This reality hit me like a ton of bricks.  I couldn't help it - how did I not know this happened?  What kind of mother can't tell that her baby is in distress? I replayed that day in my head over and over again.  Was it a position I labored in?  Should I have listened to my midwife and walked more instead of sitting all scrunched up in a chair or on the toilet? If I had walked more maybe the lip of my cervix wouldn't have been stuck on her head. I should have done those lunges they told me to do. Who doesn't listen to their midwife?  Me.


That night I went to church.  I didn't want to go anywhere, but I knew I couldn't stay at home.  If I stayed at home that night I would beat myself up and I needed mercy. I needed grace.  I needed truth.  I knew it wasn't my fault, I did - but I didn't have an answer to my own question.  If it wasn't my fault what really happened?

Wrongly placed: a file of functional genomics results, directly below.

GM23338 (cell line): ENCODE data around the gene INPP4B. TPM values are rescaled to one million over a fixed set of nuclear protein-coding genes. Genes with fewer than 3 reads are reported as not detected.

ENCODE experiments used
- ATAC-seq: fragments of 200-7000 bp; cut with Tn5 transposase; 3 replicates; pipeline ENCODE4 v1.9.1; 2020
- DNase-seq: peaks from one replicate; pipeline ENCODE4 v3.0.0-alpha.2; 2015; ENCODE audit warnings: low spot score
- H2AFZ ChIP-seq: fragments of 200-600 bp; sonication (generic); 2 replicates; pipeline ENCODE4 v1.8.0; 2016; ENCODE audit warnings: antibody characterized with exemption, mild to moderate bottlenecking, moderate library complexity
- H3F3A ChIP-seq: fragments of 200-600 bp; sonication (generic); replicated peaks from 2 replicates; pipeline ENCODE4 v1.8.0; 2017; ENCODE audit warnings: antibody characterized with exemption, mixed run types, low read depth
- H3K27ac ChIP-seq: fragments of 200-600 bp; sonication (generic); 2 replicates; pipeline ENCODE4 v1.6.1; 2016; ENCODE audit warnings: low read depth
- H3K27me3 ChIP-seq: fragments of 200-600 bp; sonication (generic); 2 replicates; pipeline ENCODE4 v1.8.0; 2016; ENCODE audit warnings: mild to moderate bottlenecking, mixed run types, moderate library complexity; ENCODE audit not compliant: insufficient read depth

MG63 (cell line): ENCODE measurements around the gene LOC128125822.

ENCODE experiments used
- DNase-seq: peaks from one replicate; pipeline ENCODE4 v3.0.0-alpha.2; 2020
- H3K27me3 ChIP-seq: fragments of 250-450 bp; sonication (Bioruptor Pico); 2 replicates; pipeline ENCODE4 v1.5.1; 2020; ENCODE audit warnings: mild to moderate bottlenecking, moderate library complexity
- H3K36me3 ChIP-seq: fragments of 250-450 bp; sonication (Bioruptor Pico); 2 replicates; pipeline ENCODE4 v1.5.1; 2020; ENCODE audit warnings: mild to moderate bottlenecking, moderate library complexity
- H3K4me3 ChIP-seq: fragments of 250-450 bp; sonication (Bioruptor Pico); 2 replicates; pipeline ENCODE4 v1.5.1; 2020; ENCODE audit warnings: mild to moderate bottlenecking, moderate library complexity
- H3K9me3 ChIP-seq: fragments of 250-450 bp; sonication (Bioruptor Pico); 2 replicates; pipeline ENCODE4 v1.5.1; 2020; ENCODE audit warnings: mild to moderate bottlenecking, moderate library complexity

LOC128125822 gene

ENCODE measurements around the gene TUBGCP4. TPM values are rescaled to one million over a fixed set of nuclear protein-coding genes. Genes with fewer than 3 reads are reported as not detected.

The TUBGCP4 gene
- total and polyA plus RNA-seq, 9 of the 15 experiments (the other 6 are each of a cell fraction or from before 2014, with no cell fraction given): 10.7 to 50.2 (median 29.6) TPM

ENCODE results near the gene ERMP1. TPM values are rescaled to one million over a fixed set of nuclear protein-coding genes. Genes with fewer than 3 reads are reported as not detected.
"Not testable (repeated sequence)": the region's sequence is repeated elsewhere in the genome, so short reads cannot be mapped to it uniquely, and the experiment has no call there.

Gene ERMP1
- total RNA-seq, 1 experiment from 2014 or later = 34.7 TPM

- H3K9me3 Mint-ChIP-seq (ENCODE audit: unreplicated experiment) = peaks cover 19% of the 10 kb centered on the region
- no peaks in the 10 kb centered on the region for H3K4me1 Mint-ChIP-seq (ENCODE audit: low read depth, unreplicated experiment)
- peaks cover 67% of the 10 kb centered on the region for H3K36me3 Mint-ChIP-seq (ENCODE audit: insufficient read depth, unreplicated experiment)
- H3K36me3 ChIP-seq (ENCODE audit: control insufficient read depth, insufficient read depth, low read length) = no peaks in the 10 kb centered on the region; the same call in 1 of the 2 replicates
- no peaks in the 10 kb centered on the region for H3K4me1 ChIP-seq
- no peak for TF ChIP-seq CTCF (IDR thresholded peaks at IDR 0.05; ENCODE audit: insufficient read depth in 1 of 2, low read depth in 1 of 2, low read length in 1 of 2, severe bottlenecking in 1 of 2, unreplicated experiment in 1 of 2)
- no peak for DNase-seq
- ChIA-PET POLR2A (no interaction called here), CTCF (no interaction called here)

I was a blubbering mess in church, but I left there feeling a little better.  I still didn't have many answers, but I felt a little better - until I got home.  When I returned home I found my husband standing in the kitchen reading the report.  What would he say when he realized I failed her? Failed us?

Instead of telling me that he never wanted to have babies with me again (which is what I felt like he should say to me because the doubt started to creep back into my head and clearly I can't be trusted to birth a baby) he told me he was happy there was nothing wrong with me.  He told me that he was so relieved that there was nothing genetic that we have to worry about.  He told me that he believed in me and in my body - and that yes, we will be cautious and anxious and worrisome when we/if we become pregnant again - he told me that this was not my fault.